Somatization Psychology

Somatization Psychology

Somatization disorder has been known for a long time and is diagnosed in patients who chronically and persistently complain of physical symptoms that, despite performing all the pertinent tests, are not found of any type of physical origin. That is, it is the expression of mental phenomena in the form of physical symptoms that can develop unconsciously and involuntarily or consciously and voluntarily.

People diagnosed with somatic symptom disorder and its related disorders are characterized by physical symptoms associated with thoughts, sensations. These disorders are distressing and very often can interfere with the patient’s life both socially, professionally or academically.

It should not be confused with simulation cases in which it is intentionally faked in order to obtain external benefits such as sick leave, avoid legal action or disability payments. If the motivation is an external incentive, it is in no way a somatization.

Somatizations can be of two types, acute or chronic. The acute ones occur in people with a normal personality and level of adaptation who, due to stress, begin to present somatic symptoms. Precisely these people need adequate medical attention so as not to chronify their situation. On the other hand, chronic somatizations usually occur in patients with an unsatisfactory level of adaptation and with frequent personality problems. They usually have unapplied physical symptoms that render them incapacitated for a minimum of six months.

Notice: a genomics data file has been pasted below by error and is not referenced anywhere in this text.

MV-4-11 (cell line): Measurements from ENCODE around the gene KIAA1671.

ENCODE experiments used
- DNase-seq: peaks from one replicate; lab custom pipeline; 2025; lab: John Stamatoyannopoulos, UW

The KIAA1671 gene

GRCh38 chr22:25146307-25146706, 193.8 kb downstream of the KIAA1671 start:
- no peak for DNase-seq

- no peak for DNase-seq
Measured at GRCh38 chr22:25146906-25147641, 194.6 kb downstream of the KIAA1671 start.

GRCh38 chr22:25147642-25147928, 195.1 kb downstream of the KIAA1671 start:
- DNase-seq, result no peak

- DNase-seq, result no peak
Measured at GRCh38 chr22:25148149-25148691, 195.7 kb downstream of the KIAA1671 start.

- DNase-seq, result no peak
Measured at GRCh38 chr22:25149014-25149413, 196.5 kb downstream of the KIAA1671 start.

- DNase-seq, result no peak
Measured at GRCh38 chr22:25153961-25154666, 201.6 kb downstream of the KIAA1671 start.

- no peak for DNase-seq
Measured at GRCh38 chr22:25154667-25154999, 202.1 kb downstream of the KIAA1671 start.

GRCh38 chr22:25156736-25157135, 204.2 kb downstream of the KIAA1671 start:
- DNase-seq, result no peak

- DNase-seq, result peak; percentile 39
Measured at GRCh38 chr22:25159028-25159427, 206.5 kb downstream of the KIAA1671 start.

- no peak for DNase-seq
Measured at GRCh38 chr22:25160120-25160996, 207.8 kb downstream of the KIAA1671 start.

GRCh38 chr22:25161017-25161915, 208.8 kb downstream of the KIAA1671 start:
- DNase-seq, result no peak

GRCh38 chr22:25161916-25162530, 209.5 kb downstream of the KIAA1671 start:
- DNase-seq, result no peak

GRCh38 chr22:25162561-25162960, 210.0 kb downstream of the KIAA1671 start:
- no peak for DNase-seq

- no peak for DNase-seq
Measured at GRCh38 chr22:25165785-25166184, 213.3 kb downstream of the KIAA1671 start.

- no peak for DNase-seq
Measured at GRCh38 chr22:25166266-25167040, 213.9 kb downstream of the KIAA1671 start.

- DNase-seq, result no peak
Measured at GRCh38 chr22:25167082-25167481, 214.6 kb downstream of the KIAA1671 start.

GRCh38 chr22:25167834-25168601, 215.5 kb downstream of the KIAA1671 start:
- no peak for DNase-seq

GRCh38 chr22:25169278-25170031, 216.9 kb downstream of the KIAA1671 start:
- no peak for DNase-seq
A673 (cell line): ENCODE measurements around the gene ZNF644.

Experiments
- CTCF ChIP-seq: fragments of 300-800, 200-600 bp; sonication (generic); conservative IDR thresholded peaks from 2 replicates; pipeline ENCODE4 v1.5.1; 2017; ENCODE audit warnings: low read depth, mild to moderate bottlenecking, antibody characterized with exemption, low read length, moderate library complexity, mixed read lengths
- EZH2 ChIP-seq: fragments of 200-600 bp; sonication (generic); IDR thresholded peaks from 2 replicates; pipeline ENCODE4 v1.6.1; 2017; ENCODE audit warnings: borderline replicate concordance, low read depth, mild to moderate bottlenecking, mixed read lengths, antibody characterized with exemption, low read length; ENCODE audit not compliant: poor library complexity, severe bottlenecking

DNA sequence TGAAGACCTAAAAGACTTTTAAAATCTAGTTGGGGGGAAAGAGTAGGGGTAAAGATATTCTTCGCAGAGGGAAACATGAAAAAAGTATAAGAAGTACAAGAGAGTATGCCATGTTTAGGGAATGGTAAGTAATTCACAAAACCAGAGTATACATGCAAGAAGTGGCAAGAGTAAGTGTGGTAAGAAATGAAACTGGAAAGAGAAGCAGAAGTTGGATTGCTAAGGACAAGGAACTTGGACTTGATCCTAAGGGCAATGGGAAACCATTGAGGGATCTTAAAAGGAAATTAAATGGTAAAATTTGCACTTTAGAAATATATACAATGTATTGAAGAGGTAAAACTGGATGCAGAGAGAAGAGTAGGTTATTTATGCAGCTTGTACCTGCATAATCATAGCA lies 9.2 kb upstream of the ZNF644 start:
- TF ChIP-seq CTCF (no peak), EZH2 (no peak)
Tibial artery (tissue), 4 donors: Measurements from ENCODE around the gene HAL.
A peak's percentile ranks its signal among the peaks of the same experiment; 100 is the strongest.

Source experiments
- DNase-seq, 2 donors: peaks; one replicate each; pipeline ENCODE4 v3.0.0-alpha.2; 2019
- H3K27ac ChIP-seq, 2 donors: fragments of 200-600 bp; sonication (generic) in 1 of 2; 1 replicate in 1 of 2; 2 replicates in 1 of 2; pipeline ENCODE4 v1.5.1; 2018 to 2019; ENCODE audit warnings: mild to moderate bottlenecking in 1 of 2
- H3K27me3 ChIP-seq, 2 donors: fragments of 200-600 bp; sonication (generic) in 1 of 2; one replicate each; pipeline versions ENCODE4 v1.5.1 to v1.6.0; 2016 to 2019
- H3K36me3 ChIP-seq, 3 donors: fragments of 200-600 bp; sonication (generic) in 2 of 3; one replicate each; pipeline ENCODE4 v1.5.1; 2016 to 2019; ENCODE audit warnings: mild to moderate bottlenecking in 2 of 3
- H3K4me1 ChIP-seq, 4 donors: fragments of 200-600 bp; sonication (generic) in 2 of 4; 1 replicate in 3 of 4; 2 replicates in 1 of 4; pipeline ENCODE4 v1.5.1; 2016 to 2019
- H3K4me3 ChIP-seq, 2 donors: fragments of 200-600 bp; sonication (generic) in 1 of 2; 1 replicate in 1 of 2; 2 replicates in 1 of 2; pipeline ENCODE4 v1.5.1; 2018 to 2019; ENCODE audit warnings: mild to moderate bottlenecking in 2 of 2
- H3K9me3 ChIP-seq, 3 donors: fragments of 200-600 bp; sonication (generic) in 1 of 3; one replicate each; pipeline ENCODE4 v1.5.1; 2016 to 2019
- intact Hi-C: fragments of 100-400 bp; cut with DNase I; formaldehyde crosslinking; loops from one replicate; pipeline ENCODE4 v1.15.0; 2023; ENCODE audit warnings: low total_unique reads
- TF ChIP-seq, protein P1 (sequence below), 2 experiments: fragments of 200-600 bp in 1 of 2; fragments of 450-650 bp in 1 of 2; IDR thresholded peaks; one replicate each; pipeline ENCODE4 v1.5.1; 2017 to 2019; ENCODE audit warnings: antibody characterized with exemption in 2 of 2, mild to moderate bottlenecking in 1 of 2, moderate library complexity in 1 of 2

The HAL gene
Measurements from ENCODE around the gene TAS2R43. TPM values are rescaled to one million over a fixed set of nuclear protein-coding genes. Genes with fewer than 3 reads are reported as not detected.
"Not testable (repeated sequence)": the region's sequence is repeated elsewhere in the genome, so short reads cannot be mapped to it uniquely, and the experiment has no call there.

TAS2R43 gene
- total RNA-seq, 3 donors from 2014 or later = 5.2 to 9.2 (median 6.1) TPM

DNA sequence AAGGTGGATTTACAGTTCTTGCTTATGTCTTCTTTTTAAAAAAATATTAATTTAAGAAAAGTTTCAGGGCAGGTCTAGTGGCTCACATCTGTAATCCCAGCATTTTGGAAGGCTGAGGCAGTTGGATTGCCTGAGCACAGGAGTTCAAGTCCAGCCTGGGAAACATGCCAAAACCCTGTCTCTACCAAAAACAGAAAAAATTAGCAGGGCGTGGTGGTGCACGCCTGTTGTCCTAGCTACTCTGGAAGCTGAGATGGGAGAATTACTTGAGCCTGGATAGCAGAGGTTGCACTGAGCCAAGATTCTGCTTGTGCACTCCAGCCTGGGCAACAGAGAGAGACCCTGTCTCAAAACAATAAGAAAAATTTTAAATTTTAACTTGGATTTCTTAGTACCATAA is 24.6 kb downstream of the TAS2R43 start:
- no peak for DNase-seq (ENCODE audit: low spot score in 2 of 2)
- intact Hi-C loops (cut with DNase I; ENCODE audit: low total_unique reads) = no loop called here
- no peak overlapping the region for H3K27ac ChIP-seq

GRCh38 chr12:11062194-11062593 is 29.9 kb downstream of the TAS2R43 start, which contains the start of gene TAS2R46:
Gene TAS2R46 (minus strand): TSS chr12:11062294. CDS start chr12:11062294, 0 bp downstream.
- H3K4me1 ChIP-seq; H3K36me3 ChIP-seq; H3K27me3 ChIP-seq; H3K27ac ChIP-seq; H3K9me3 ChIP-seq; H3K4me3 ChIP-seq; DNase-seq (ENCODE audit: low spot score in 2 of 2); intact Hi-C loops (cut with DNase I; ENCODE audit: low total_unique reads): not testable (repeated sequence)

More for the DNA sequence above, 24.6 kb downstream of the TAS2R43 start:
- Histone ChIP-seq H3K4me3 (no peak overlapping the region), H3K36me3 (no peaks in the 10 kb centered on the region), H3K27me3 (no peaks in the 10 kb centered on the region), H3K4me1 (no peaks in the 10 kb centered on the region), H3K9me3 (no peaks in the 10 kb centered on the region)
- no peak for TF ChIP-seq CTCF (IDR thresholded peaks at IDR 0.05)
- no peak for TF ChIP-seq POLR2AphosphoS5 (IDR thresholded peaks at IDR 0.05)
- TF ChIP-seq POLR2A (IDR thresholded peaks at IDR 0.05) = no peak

This somatization has three components. An experiential one that has to do with the symptoms that the person experiences and that lives from suffering. Another cognitive one that has to do, precisely, with that experience, that is, with the way in which the patient interprets somatization as a threatening disease that is not detected. Finally, there is a behavioral aspect, consisting of the persistent search for a diagnosis and treatment. Hence, people with this disorder usually have an extensive medical history in which different diagnostic tests occur.


  • Presents various vague and ill-defined symptoms
  • Symptoms are expressed with disproportionate concern
  • Existence of stressors
  • Associated presence of anxiety or depression
  • The symptoms are experienced with great concern and suffering
  • Fluctuating symptoms
  • Latent anguish
  • Attention seeking

Common symptoms

  • Asthenia and tiredness
  • Generalized pain or neck pain
  • Gas, abdominal pain, bloating, diarrhea, or constipation
  • Dizziness, headaches, muscle weakness
  • Itching, itching, eczema
  • Vision disturbance
  • Gait disturbance
  • Palpitations, chest pain
  • Feeling short of breath

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